The attorney for one of the Vanderbilt football players accused of participating in the rape of a woman last summer has entered an unusual argument on behalf of his client: Brandon Vandenburg couldn't possibly be held responsible for rape; he was simply too drunk to know what was going on.

In the summer of 2013, four Vanderbilt football players—Brandon Vandenburg, Brandon Banks, JaBorian McKenzie, and Cory Batey—were dismissed from the team after allegations surfaced that on June 23, the four of them participated in a gang rape of a 21-year-old woman in Gillette House on Vanderbilt's campus. In August, the four ringleaders were charged with aggravated rape and aggravated sexual battery. The following month, disturbing details surfaced about what allegedly happened that night. Here's our brother site Deadspin with more:

... a second-floor door was destroyed—seemingly kicked in—and security footage showed a stream of men entering and exiting a room. Then Vandenburg threw a towel over the camera.

It's believed the woman was raped in the room and then moved while the camera was obscured. The woman was reportedly unconscious while Vandenburg had sex with her. After the other three players entered the room, she was penetrated with random objects. Vandenburg recorded and took pictures. The woman had no recollection of any of it until she began to hear about the pictures and video.

The Deadspin piece goes on to add that an attorney who saw video of the assault remarked that there was a "strong racial component" without elaborating.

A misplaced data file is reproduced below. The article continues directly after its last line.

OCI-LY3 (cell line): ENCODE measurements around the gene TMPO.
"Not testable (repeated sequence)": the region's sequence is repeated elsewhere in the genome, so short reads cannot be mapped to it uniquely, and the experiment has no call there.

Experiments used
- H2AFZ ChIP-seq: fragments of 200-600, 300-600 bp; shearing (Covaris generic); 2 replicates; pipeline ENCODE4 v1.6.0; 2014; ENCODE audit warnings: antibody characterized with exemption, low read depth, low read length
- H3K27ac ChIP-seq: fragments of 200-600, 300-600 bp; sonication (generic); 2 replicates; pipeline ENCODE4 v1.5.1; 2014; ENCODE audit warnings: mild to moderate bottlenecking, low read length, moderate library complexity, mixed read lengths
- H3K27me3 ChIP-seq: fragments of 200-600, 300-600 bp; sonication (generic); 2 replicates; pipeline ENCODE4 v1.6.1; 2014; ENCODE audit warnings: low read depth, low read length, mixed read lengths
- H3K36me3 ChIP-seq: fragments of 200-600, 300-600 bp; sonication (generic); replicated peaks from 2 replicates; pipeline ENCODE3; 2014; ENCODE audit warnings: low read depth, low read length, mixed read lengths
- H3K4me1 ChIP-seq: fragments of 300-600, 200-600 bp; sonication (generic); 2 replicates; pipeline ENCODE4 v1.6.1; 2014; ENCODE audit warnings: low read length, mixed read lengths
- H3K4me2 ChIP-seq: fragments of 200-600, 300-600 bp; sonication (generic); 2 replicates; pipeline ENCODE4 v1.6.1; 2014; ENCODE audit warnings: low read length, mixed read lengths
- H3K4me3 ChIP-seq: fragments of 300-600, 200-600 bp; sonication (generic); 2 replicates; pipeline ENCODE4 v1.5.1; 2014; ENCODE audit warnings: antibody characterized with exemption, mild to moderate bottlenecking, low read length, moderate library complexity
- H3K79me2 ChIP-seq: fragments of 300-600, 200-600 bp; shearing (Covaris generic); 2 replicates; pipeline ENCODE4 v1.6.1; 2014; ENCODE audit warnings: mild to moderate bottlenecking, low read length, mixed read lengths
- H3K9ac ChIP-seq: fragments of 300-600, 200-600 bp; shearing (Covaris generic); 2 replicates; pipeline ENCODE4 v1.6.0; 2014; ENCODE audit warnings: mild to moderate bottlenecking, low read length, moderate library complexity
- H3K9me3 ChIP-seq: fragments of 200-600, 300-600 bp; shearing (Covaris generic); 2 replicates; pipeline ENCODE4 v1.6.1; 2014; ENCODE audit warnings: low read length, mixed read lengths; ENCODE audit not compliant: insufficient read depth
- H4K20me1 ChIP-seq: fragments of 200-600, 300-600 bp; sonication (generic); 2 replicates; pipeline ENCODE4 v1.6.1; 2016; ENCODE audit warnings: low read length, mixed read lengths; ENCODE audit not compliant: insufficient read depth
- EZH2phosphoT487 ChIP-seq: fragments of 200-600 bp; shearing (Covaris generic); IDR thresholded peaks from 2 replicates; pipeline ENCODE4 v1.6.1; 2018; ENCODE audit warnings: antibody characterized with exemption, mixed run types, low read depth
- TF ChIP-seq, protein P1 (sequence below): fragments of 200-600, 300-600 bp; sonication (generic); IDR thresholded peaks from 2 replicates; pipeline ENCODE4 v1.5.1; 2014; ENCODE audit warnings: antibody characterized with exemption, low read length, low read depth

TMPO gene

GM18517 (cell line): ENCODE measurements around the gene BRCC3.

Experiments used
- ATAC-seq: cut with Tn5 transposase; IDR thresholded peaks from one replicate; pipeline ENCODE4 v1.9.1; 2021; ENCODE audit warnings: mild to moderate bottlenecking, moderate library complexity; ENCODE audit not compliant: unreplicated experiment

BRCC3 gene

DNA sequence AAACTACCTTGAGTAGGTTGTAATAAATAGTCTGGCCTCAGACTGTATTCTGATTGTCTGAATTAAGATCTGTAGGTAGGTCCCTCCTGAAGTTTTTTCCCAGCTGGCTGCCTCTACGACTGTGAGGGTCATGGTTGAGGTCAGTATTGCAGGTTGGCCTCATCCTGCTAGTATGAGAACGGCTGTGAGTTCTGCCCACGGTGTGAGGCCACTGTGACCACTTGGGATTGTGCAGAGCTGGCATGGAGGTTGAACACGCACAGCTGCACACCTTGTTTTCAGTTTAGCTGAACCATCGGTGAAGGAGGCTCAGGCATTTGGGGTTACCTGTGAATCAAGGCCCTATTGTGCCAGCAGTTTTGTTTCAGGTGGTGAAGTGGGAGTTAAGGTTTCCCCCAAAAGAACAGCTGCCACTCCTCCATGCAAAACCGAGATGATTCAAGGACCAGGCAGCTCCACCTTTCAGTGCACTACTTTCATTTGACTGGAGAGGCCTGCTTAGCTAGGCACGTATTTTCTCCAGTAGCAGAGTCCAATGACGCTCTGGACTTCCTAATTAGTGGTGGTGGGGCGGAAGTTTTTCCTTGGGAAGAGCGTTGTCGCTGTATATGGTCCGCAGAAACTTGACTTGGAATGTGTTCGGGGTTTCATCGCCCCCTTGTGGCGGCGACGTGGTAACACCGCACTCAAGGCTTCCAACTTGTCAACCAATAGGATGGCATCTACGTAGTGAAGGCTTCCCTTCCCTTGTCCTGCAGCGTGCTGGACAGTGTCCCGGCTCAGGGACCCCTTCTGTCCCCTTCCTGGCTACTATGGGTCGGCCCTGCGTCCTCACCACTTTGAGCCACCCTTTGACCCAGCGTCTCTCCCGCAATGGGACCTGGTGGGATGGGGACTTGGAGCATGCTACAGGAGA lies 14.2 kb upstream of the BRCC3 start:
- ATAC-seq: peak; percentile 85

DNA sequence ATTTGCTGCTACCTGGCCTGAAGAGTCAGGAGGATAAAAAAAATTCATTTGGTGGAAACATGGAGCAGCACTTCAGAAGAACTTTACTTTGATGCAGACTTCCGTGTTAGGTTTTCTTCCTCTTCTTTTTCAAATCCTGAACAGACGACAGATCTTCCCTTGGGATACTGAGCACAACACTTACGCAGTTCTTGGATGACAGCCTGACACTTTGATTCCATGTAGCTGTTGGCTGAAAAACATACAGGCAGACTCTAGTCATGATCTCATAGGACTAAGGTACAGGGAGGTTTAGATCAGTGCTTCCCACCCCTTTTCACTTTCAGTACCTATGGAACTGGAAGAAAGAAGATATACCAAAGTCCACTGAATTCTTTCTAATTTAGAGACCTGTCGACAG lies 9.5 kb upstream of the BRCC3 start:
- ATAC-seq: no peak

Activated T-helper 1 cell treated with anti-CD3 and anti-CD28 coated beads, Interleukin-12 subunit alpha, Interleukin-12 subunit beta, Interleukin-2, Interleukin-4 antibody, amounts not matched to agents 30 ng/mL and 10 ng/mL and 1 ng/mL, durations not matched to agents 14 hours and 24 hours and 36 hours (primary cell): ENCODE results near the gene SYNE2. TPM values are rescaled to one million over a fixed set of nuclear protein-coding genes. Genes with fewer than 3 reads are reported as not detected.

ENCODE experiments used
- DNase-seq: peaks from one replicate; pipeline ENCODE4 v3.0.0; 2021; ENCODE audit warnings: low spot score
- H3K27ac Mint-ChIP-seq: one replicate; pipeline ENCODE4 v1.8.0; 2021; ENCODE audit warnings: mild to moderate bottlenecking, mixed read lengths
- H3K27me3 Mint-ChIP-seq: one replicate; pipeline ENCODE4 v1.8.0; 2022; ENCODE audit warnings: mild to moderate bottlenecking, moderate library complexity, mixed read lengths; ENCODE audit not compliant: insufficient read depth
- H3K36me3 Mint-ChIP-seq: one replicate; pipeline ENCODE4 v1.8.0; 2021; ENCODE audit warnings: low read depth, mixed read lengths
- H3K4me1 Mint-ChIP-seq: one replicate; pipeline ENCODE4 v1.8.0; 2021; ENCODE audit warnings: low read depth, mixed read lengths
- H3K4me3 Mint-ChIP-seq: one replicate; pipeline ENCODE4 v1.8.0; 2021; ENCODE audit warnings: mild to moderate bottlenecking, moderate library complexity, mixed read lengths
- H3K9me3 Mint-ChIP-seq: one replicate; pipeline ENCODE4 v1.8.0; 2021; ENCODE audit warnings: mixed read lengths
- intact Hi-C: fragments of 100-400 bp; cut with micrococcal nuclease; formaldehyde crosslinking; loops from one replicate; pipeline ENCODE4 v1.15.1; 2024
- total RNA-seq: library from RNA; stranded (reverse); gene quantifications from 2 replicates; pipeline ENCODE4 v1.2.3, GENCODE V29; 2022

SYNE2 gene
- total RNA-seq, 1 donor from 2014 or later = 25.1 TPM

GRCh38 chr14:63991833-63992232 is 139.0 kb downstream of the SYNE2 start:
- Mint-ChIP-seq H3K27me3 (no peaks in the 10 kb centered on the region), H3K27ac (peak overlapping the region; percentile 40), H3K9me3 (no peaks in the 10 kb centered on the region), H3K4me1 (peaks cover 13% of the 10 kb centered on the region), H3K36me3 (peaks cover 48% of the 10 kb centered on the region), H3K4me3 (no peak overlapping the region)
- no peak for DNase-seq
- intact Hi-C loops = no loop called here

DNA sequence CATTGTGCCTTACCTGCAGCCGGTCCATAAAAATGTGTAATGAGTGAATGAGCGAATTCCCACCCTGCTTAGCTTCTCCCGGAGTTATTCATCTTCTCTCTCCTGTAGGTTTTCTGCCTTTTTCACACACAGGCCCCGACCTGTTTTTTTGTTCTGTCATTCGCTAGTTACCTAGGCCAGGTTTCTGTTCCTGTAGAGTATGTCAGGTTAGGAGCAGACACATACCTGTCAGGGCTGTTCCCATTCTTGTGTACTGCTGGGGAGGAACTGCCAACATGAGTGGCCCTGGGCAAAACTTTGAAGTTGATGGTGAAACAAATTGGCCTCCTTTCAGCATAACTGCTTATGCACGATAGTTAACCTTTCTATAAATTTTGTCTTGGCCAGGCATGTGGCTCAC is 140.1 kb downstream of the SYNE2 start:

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According to The Tennesseean, Vandenburg's lawyer John Herbison has swooped in to offer what is perhaps the most moronic rape defense of all time. He's enlisted the help of LA-based psychologist Dr. Stephanie Stolinsky who wrote, in a two-page brief, that Vandenburg was too drunk that evening to even realize that his unconscious girlfriend was being raped in his dorm room, or that he was the one maybe possibly doing the raping. Vandenburg was drunk, Herbison argues, that it's impossible to know what really happened:

[Stolinsky] explains that while no blood alcohol test was performed, there are witness statements and evidence to corroborate Vandenburg's account of his alcohol consumption. [...]

She also said that video surveillance showed Vandenburg talked to three young men who assisted him in getting the unconscious female from the vehicle to the dorm room, needing their help to open the access and open the doors.

Stolinsky further states that video surveillance inside the building "shows Brandon stumbling and swaying down a hallway."

She then concluded that Vandenburg was too intoxicated to know what went on that night.

Stolinsky was able to diagnose exact levels of intoxication without tests or even speaking to the subject personally. Helluva doctor.

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To add an extra flourish of charm, Herbison has also requested that the alleged victim not be allowed to testify in the trial of her rapists.

If I've learned anything from Viola Davis judging me with her eyes on How to Get Away With Murder (and my brother, who is a defense attorney), it's that a defense attorney's job is to provide their client—guilty or not—with the best possible legal defense. And sometimes (often) that leads to some creative straw-grasping on behalf of the defense team. But this case is particularly absurd, and thankfully, the prosecution agrees; they've denied it as evidence by pointing out that Stolinsky's testimony is "not based on relevant scientific methods, processes or data and is therefore purely subjective."

Still, imagine a world where "... but I was drunk!" was a legitimate legal excuse. If Vandenburg's attorney actually got his way and was able to get his client off because he was too boozed up during the commission of a crime, every jail in Florida would be emptied.

Image via AP